In August 2011, both Kelly Johnson and Aaron Hill were disappointments to their respective teams. Johnson, who was coming off of the most productive campaign of his career in his first season with the Diamondbacks, had hit just .209/.287/.412 in his second go-round in Arizona. Hill, on the other hand, was at the end of a two-year stretch of constant letdowns, as he had hit .286/.330/.499 with 36 homers in 2009, but mustered just a .213/.271/.359 showing in the 1,000-plus plate appearances after.
The trade deadline had passed, but if a player has cleared waivers in August, he can still be dealt. On August 23, the Jays and Diamondbacks did just that, swapping Hill for Johnson, with the Jays attaching John McDonald to the outgoing second baseman.
This is what's known as a challenge trade, when a change of scenery is the hopeful medicine for a pair of players who are struggling in their current environment. They don't always work out -- sometimes, players just don't have what they used to in the tank anymore -- but in the case of both Johnson and Hill, things have worked out for both clubs.
Both second baseman were in their age-29 seasons in 2011, and both could be waved away following the season, should neither produce in their new homes. Johnson was still in his arbitration years, so he could be non-tendered, and Hill was at the end of a four-year contract, that, while it had options for 2012-2014, wasn't as appealing as it was when it was signed before the 2008 season, with $26 million spread out over three years. There was some risk here -- more so for the Diamondbacks, who were headed for the playoffs -- but there was room for that risk thanks to the contracts.
Things went well enough in the month-long trial the end of the season allowed that Johnson accepted Toronto's arbitration offer and then settled prior to a hearing for $6.375M. Hill's options were replaced by a two-year, $11 million contract that showed some faith from Arizona given it was guaranteed money and years, but at a reduced cost compared to the options.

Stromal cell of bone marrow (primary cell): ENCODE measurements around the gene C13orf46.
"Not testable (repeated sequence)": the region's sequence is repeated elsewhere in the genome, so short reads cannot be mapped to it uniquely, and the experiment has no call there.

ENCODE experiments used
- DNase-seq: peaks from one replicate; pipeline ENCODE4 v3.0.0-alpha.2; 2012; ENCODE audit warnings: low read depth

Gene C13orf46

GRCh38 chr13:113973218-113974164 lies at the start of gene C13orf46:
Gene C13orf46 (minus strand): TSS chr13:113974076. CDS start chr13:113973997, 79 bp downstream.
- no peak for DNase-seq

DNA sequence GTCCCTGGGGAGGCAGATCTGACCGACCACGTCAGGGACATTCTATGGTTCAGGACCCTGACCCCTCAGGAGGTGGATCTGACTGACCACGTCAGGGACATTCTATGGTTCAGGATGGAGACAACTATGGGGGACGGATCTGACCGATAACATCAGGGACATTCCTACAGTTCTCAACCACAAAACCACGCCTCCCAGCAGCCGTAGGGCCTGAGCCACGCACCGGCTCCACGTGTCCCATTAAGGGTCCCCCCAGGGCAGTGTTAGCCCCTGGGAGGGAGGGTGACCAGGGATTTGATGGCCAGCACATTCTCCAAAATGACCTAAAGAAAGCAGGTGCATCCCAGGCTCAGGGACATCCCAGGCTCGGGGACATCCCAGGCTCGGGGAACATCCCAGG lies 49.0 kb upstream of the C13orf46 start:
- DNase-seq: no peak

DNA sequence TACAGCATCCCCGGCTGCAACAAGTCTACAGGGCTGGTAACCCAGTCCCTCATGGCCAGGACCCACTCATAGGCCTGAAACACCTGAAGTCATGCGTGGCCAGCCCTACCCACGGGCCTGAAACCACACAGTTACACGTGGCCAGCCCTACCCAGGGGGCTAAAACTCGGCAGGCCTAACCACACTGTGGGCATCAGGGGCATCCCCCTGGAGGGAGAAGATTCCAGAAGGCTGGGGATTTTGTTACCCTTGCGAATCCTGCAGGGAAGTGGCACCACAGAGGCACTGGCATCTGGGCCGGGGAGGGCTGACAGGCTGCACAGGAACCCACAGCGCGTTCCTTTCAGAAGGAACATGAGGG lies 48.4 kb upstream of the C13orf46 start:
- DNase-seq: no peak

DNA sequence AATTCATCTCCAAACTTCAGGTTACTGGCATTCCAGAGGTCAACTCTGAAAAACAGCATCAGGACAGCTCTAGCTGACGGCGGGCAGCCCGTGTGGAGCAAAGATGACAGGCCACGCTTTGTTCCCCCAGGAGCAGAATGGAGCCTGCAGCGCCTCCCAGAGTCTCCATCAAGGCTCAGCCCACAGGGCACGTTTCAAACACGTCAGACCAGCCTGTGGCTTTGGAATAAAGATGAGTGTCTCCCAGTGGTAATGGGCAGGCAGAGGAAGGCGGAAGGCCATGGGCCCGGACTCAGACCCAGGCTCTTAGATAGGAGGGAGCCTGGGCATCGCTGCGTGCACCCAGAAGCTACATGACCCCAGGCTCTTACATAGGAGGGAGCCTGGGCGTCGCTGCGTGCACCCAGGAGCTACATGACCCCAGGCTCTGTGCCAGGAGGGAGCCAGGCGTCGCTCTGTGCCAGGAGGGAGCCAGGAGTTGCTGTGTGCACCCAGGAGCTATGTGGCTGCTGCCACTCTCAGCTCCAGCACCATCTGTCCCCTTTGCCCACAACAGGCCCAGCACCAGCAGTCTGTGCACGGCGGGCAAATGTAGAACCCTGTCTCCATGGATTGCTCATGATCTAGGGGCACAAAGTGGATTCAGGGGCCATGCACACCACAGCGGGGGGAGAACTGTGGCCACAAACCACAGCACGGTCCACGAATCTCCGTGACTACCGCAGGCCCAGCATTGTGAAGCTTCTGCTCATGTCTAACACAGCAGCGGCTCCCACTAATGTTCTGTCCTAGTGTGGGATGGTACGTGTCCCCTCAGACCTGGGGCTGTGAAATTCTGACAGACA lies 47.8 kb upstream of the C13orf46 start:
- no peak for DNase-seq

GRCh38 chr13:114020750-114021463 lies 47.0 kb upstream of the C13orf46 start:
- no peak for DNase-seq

Johnson doesn't have eye-popping numbers with the Jays, but the .252/.340/.390 he's put up in 110 games and 467 plate appearances is markedly better than what Hill provided post-2009 for the Blue Jays. According to Baseball-Reference's wins above replacement, Johnson has produced a well above-average three WAR since coming to Toronto, whereas Hill was below replacement level from 2010-2011 while north of the border.
Johnson hasn't been perfect, by any means, but his 96 OPS+ is about 20 percentage points better than what the Jays got out of second with Hill around. While his rWAR is likely inflated a bit due to defensive shifts, both Fangraphs and Baseball Prospectus say that Johnson certainly isn't hurting Toronto with the glove. For just over $6 million, and at the cost of someone who was actively hurting your team, that's a nifty second baseman.
Johnson's been useful, but Hill has been a revelation for the Diamondbacks. He finished up the 2011 season hitting .315/.386/.492 for Arizona, and posted an 879 OPS in the playoffs in a losing effort against the Brewers. He hasn't slowed down with the new year, either, with a .297/.354/.507 slash effort and 11 homers -- already one more than he mustered in all of 2011.
He's hit for the cycle twice this year, and while that's something of a fluke occurrence -- especially twice in one season -- he has 36 extra-base hits in 300 at-bats, so it's not like those are the only times where he's earned more than just a single. His new home park has something to do with it -- Hill is slugging .628 in his hitter-friendly digs -- but even with park effects in mind, he's still the owner of a shiny 128 OPS+ as a Diamondback.
Things are much uglier on the road, but he's more than making up for that when he takes advantage of Chase Field's dimensions. It also helps that the advanced defensive metrics agree that Hill has been helpful with the glove in 2012, so even if he's not mashing in road games, he's not killing his team as he did in the previous two years.
This deal is a reminder that trades don't have to have a clear winner or loser. Sometimes, trades work out for both parties in the end, and it isn't just happenstance. The Blue Jays and Diamondbacks had similar situations on their hands, with formerly productive players failing to meet expectations, and they decided to jointly shuffle things up, in the hopes of solving their problems. Of course, both wished they were more right than the other -- this is game, and that's the spirit of competition -- but both were taking an equal chance on a similar situation. And, to their credit, both teams ended up benefiting, as did the players themselves.